Pirates 2, Red Sox 0

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BOSTON (AP)—Interleague play brought Humberto Cota to Fenway Park for the first time this week and gave him a chance to take aim at the Green Monster.

Just for fun, the Pirates catcher used one of his turns in batting practice to test his power. During the game, he put one off the wall that counted.

Cota doubled off Fenway’s famous left-field wall to break an eighth-inning tie and lead Pittsburgh to a 2-0 victory over the Boston Red Sox on Saturday night.

“You see the wall really close, but you can’t just get happy and go for it,” he said. “You’ve got to have a good approach.”

Cota did that, getting three hits to snap the Pirates’ five-game losing streak and give them their first victory in an AL park in more than two years.

Dave Williams and two relievers combined to stop Boston’s five-game winning streak and hand the Red Sox their first shutout since Sept. 12; Boston had been the last team in the majors to score in every game.

“That’s an impressive lineup, (No.) 1 through 9,” reliever Rick White (3-3) said after allowing one hit and in two innings. “It’s hard to shut anybody out in this game, especially those guys.”

Jose Mesa pitched the ninth to earn his 18th save of the season and the 310th of his career, tying Goose Gossage for 15th on the all-time list.

Facing the team that watched him became a rookie phenom in 1992, Tim Wakefield pitched seven shutout innings. But Alan Embree (1-4) relieved him to start the eighth and grazed leadoff batter Ryan Doumit on the arm.

Rob Mackowiak bunted the runner to second. On Jose Castillo’s grounder, third baseman Bill Mueller looked Doumit back to second and threw out the batter at first, but Doumit took off for third and beat the throw back across the diamond.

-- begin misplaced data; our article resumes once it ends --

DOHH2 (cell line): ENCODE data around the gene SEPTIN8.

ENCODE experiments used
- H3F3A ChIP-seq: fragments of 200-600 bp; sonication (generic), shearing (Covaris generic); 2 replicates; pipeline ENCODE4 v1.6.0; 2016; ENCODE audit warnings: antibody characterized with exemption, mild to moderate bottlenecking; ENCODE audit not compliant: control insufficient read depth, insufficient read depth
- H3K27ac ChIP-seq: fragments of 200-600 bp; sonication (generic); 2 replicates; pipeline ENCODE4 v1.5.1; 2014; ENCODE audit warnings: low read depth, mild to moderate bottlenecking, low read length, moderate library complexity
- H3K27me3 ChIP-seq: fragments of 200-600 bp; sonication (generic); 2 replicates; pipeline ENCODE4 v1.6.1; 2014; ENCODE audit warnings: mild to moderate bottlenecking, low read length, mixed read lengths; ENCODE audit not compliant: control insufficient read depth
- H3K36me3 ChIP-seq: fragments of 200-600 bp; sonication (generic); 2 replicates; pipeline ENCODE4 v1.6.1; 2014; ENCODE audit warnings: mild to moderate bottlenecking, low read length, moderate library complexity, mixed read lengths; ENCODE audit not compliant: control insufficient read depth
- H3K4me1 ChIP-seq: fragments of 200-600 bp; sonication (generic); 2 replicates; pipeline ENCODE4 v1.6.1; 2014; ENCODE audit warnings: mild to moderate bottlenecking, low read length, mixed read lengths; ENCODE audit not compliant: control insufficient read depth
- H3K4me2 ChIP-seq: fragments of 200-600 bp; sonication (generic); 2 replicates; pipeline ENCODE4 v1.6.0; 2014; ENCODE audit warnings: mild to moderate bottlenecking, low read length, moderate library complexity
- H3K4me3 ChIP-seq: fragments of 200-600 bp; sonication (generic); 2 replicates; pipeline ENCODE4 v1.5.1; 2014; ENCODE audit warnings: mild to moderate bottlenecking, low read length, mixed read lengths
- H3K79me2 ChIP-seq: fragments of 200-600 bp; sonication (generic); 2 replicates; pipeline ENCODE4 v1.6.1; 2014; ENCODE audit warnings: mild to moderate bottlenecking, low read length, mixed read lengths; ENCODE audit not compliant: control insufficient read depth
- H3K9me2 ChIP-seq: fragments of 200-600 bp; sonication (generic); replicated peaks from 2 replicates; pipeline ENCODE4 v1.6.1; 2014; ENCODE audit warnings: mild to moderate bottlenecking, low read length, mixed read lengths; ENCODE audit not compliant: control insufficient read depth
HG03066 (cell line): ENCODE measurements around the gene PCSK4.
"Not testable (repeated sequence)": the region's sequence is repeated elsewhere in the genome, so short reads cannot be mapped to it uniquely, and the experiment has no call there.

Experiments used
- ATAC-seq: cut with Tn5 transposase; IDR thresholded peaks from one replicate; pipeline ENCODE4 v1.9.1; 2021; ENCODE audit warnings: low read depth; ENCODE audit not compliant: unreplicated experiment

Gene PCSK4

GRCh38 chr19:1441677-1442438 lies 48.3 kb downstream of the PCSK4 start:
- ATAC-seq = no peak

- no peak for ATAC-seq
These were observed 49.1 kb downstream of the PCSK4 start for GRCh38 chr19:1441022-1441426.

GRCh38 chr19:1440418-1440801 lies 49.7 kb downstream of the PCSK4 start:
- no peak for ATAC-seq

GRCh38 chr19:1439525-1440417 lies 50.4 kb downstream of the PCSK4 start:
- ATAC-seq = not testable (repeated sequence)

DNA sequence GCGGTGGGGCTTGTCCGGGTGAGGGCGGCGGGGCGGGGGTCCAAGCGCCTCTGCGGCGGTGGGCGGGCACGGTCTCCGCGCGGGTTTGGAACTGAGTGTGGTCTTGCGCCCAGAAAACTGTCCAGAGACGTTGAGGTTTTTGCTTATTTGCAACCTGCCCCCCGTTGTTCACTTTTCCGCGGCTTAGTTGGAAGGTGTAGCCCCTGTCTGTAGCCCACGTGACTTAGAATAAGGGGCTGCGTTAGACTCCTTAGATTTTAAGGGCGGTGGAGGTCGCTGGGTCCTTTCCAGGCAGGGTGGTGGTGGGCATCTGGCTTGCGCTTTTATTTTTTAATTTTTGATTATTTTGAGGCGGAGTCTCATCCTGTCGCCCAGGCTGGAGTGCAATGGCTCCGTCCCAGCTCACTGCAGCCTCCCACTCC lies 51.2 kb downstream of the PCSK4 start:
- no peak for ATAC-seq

“It was a footrace between me and (shortstop Edgar) Renteria,” Doumit said. “When I was at second base, I was thinking I could be the winning run. All I had in my head was to get to third and be that much closer to scoring.”

Cota hit a high fly ball that bounced off the wall for a double, his third hit of the game. The Pirates added another run in the ninth on Doumit’s RBI single.

Embree has allowed 14 runs and 16 hits—including three homers—in his last 10 outings.

Wakefield was drafted by the Pirates as a first baseman in 1988 and he went 8-1 with a 2.15 ERA as a rookie in 1992, winning two more games in the playoffs. But he went 5-11 for Pittsburgh in ’93, spent ’94 in Triple-A and was released by the Pirates in ’95.

The Red Sox signed Wakefield that spring and he has since become the longest-tenured member of the team. He allowed seven hits, walked three, hit a batter and threw a wild pitch while striking out five.

“It is a wasted effort,” center fielder Johnny Damon said. “We came into this game on a nice high, a nice winning streak. They put us back in our place.”

Williams allowed five hits in six innings for his second consecutive no-decision.

Red Sox left fielder Manny Ramirez left the game with a bruised left leg after being hit by a pitch from Williams. He was hit in the third but remained until the fifth, when Kevin Youkilis pinch hit for him.


Doumit, a switch-hitter, batted righty against Wakefield. He leaned his elbow into a 1-1 pitch in the first inning and was hit, but home plate umpire Jerry Crawford ruled that he tried to get hit, so the pitch was ruled a strike. “I knew it wasn’t going to fly,” Doumit said. “I didn’t want to see that knuckleball again.” … Red Sox RHP Curt Schilling will throw a simulated game on Monday instead of batting practice. … The Red Sox signed 15 draft picks, none of them from the first six rounds, and three undrafted players. … Pittsburgh’s last win in an AL park was June 15, 2003.

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